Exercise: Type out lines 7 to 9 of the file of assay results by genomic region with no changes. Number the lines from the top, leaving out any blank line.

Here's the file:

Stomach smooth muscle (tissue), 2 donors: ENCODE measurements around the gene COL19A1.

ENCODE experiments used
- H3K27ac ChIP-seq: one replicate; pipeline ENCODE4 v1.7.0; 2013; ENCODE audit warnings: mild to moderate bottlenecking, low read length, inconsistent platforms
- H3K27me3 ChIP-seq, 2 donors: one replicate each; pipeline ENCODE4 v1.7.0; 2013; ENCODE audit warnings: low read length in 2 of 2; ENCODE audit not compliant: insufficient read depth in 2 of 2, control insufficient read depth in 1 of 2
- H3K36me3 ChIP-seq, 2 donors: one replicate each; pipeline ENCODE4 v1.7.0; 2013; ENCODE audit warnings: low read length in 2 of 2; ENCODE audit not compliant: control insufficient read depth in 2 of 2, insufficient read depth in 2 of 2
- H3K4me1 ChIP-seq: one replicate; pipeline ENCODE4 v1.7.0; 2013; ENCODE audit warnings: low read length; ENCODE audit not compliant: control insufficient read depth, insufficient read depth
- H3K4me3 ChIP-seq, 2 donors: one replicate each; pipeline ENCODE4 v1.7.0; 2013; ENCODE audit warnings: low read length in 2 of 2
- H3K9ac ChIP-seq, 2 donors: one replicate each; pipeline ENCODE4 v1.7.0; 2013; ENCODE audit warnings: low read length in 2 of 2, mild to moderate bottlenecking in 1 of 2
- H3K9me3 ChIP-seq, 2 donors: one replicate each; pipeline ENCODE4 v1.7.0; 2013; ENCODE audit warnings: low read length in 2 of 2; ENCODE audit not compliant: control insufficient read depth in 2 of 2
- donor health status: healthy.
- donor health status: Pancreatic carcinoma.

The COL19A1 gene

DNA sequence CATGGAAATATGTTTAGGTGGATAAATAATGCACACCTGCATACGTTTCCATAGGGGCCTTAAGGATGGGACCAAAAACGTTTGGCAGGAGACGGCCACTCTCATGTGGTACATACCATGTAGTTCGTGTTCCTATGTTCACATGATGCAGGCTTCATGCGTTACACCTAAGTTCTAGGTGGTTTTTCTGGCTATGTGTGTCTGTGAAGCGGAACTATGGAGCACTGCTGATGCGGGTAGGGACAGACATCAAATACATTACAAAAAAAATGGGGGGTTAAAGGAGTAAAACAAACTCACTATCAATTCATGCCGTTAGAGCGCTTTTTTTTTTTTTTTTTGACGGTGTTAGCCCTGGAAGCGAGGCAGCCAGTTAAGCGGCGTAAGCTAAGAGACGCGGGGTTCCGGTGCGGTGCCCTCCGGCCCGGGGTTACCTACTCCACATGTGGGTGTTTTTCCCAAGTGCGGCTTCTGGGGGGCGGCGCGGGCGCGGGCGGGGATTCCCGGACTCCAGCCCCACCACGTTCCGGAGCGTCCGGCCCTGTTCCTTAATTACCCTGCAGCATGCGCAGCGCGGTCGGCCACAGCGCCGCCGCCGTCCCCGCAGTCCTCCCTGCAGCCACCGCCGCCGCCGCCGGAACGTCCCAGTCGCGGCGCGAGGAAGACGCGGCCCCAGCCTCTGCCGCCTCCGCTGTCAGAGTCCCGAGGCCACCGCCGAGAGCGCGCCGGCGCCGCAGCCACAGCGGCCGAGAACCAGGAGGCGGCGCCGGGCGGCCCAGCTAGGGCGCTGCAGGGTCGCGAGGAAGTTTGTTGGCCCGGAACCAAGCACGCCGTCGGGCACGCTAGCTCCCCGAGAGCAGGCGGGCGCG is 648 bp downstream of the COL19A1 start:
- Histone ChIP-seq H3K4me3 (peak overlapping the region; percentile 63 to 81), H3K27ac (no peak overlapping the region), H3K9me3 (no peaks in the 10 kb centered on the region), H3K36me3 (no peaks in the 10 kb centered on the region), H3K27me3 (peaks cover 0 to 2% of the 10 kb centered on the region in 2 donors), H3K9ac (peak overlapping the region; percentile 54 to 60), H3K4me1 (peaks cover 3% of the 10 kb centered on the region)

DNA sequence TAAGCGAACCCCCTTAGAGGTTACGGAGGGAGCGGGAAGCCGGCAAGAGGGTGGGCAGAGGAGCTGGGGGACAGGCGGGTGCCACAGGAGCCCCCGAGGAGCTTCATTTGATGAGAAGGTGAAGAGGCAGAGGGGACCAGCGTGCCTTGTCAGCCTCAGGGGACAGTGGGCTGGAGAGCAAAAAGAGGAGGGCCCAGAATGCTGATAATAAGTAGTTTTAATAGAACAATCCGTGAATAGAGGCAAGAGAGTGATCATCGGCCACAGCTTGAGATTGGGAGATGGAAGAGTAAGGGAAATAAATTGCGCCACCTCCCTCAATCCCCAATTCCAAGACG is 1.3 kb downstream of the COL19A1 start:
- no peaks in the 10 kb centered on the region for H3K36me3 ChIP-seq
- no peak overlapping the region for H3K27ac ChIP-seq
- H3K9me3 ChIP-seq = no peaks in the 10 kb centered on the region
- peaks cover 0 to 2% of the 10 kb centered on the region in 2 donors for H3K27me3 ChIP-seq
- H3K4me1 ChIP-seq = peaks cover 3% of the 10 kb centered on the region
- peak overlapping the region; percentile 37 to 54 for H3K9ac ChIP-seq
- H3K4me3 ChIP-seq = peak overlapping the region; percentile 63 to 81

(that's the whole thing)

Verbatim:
- H3K4me3 ChIP-seq, 2 donors: one replicate each; pipeline ENCODE4 v1.7.0; 2013; ENCODE audit warnings: low read length in 2 of 2
- H3K9ac ChIP-seq, 2 donors: one replicate each; pipeline ENCODE4 v1.7.0; 2013; ENCODE audit warnings: low read length in 2 of 2, mild to moderate bottlenecking in 1 of 2
- H3K9me3 ChIP-seq, 2 donors: one replicate each; pipeline ENCODE4 v1.7.0; 2013; ENCODE audit warnings: low read length in 2 of 2; ENCODE audit not compliant: control insufficient read depth in 2 of 2